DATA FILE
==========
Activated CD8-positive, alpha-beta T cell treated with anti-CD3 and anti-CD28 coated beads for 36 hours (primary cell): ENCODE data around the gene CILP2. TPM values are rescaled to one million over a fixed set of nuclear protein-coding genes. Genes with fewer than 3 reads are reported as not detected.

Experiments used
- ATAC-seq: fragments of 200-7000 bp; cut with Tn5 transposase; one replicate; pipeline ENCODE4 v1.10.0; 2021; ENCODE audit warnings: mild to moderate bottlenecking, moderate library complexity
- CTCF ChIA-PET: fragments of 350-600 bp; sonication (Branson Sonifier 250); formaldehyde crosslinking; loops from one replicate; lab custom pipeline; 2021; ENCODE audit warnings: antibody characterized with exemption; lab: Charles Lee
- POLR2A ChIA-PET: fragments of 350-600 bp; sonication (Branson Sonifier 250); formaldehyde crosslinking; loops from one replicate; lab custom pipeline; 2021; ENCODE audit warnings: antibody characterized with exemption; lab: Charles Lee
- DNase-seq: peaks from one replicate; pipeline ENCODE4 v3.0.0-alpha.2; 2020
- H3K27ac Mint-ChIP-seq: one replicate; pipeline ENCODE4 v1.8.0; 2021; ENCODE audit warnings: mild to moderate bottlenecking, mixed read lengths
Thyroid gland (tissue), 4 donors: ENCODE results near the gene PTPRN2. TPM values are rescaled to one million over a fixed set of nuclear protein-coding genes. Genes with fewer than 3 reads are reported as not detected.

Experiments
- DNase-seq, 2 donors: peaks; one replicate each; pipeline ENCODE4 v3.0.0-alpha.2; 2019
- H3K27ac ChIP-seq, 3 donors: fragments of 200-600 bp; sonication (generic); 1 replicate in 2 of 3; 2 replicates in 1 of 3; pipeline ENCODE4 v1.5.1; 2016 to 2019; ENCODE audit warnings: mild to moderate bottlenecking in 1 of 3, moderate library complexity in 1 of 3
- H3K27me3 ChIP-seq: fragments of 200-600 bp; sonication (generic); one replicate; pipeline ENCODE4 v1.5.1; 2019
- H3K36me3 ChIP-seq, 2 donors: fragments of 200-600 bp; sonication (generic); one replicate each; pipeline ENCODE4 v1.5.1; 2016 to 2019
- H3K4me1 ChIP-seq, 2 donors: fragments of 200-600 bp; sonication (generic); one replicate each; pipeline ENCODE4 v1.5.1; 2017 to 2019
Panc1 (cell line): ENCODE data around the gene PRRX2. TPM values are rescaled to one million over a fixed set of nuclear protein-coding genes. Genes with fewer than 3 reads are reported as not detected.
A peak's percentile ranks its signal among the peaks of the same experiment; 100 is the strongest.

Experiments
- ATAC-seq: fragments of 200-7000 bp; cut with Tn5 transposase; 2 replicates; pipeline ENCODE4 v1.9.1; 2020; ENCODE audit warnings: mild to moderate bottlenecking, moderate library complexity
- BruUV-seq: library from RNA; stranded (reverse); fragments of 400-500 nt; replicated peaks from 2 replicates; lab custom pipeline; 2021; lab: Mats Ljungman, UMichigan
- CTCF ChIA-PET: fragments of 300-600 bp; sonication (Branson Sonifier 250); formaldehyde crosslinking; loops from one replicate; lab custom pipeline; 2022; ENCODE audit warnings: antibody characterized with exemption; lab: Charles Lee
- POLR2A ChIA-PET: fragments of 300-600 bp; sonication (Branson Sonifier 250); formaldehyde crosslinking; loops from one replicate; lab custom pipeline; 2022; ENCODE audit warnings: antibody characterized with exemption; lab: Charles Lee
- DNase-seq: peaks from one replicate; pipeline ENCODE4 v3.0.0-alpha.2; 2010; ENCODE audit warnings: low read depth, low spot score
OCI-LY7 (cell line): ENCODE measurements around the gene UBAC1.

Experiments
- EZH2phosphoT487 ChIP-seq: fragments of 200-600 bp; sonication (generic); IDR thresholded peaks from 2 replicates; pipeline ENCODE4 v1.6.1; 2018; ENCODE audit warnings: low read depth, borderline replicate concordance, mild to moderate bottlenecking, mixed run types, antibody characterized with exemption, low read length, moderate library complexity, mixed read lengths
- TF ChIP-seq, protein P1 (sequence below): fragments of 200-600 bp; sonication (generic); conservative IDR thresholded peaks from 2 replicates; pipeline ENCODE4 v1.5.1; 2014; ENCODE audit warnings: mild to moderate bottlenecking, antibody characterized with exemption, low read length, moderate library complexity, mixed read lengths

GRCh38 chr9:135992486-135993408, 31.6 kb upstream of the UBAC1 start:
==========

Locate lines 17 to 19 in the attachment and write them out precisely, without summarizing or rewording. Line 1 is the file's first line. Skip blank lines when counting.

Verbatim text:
Experiments
- ATAC-seq: fragments of 200-7000 bp; cut with Tn5 transposase; 2 replicates; pipeline ENCODE4 v1.9.1; 2020; ENCODE audit warnings: mild to moderate bottlenecking, moderate library complexity
- BruUV-seq: library from RNA; stranded (reverse); fragments of 400-500 nt; replicated peaks from 2 replicates; lab custom pipeline; 2021; lab: Mats Ljungman, UMichigan